“Lead..Follow..or get out of the way” (George S. Patton)
Often when we discuss leadership, we think of it (as Dr. Palanski recently noted ) as one person telling others what to do. He discussed the idea of shared leadership, where the group decides together to take action. Beyond the idea of shared leadership is also the role that followers play in the leadership process. In a true leadership process, the followers are equally as important as the leaders.
A leader cannot lead without followers choosing to engage in the process. One way of looking at this is to think about different behaviors that we enact when interacting with others. Do we “claim” a leader role by speaking first, sitting at the head of the table, or volunteering to seek out a solution to a problem? Do we “claim” a follower role by offering to help when needed, or holding back in the moment because we have other responsibilities? Do we “grant” someone else the leader role by offering to help when needed? Do we “grant” someone a follower role by delegating a task for them? What about those who avoid taking a position at all?
Think back over your behaviors at work, at home, and in your community. What roles do you take in each of those domains? We’ve discussed quite a few ways to develop your leadership abilities over the past year, but let’s focus on followership for a second. Most of us must take follower roles in some areas of our lives; we are all too busy and only have a finite amount of resources to continually be in the leader position. So when we do claim a follower role, are we acting in good faith? Are we supporting our leaders to the best of our abilities?
Research on followership notes individuals may take different perspectives on the meaning of the follower role. In one view, a follower is anyone who formally or informally reports to an individual in a leadership role. The other approach, similar to what I discussed earlier, is the idea that the follower has an active and important role in the leadership process. This view moves beyond the idea of followers as sheep who blindly follow their shepherd to one where followers have an active duty to participate in the goals set out by the organization, family, team, etc. Proactive followership behaviors can include feedback-seeking, using influence tactics, taking initiative, and in some cases, breaking the rules when necessary.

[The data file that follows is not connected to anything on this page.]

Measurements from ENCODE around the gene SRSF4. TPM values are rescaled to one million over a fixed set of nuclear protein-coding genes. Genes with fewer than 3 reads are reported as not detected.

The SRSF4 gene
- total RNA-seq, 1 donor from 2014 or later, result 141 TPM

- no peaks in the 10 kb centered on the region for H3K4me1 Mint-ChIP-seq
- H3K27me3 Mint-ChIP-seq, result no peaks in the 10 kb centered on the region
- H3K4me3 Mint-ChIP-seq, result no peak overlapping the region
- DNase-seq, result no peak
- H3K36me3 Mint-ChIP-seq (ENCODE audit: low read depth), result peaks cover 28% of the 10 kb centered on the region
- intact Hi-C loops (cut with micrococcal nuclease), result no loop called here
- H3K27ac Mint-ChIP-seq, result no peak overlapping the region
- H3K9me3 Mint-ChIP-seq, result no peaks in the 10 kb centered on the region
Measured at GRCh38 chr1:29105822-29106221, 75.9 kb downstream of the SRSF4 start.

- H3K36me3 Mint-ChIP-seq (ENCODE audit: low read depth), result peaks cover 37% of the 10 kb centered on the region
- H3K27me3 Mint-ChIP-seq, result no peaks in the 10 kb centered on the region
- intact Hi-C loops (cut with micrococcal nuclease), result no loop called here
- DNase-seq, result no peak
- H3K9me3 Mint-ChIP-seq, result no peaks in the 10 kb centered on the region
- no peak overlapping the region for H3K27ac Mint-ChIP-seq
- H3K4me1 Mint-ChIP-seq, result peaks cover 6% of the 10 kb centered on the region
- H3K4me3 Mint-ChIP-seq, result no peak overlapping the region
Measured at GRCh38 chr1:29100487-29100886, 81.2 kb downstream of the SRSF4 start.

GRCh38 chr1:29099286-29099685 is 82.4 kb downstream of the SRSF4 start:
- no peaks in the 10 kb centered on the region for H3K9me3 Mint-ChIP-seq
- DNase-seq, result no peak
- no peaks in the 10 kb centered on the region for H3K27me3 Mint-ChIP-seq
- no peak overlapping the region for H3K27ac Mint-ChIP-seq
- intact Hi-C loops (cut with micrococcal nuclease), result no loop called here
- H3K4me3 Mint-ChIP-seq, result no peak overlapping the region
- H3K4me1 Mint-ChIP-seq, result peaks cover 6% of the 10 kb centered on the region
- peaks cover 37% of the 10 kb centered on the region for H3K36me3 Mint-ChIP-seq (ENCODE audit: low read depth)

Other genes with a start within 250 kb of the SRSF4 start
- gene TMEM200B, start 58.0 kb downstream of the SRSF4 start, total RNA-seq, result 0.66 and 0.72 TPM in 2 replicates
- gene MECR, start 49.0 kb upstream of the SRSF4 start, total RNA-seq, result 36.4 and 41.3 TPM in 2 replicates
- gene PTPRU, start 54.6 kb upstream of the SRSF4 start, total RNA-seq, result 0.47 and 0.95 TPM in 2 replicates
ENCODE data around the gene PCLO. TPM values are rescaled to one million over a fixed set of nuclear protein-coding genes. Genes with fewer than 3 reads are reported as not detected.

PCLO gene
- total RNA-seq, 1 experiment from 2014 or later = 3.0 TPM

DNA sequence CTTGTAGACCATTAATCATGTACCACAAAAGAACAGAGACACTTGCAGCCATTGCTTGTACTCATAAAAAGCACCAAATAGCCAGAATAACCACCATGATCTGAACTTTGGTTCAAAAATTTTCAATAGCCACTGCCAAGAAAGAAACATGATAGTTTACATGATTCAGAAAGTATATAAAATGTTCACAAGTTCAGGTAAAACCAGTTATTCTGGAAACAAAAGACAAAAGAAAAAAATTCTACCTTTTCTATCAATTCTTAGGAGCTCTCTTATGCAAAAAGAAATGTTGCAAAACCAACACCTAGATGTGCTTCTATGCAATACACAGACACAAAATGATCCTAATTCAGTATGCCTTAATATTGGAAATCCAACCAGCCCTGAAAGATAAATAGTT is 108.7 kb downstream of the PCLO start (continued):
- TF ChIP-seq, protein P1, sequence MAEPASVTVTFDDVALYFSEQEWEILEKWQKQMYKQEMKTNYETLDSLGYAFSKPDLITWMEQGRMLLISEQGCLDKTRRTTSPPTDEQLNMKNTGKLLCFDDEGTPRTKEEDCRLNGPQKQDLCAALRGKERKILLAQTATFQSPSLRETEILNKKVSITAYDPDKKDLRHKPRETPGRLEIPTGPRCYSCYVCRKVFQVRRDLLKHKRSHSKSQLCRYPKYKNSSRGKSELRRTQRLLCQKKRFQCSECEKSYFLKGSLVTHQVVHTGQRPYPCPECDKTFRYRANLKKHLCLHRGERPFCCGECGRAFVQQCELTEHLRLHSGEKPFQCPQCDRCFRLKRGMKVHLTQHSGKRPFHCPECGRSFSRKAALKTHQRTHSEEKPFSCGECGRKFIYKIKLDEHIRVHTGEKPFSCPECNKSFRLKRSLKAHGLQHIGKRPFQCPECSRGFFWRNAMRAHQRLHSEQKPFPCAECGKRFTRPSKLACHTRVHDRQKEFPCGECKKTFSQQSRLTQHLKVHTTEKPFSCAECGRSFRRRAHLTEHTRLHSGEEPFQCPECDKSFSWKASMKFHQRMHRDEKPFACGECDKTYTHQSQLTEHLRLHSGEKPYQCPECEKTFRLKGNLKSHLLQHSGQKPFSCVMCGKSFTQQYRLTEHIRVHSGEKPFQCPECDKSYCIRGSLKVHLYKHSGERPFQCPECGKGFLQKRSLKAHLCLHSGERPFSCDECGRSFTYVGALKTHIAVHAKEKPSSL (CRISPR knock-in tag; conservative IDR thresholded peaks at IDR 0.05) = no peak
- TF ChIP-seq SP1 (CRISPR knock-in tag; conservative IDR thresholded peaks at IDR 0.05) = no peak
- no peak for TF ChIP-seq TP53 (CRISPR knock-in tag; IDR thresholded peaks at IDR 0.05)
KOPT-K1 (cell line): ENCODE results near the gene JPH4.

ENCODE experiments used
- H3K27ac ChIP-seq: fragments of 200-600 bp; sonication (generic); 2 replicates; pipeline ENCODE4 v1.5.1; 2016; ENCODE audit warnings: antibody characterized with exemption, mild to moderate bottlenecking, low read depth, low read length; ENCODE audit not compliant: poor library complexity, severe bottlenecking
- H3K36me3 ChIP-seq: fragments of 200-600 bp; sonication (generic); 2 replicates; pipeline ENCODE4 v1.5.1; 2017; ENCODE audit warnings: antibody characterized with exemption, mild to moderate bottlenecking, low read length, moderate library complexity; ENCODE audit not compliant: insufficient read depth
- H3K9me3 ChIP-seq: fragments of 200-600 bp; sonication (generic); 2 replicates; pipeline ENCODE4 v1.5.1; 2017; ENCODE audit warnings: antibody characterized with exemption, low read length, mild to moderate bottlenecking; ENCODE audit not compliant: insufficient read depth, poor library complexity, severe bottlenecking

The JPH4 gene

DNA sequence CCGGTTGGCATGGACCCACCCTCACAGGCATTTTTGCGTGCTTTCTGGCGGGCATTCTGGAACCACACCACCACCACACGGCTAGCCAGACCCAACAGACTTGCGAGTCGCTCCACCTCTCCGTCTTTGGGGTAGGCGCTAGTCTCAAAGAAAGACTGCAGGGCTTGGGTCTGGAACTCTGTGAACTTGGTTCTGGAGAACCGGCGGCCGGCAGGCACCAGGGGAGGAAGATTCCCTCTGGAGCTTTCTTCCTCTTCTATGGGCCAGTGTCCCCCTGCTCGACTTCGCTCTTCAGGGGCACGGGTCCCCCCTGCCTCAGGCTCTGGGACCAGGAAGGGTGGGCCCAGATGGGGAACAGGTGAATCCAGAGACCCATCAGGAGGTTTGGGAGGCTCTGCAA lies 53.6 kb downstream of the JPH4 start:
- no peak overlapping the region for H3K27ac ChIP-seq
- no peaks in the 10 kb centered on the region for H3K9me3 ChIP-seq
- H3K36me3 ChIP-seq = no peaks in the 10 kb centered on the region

Opportunities for proactive followership do depend on the types of leaders present. Some leaders feel threatened by proactive followers and would prefer a group of subordinates (word choice here is deliberate) that do not question the leaders’ actions. However, more effective leaders look to their followers to help accelerate the organization/team/community towards its goals. The latest research on followership shows numerous positive outcomes from proactive followers.
If you find that you are looking to be more proactive – at work, at home, in your community - the first step is to think about the behaviors you exhibit. Are you actively granting leadership opportunities to someone else, which is part of an engaged process, or are you just ceding leadership responsibilities? If you want to be more proactive, try discussing the vision or goals with your boss, your partner, or your community leader. Decide if you agree with that vision, and if not, ask questions and maybe pose some thoughts or creative solutions of your own. It does take time and energy, but the feeling of empowerment and active participation in the leadership process will positively impact other areas of your life.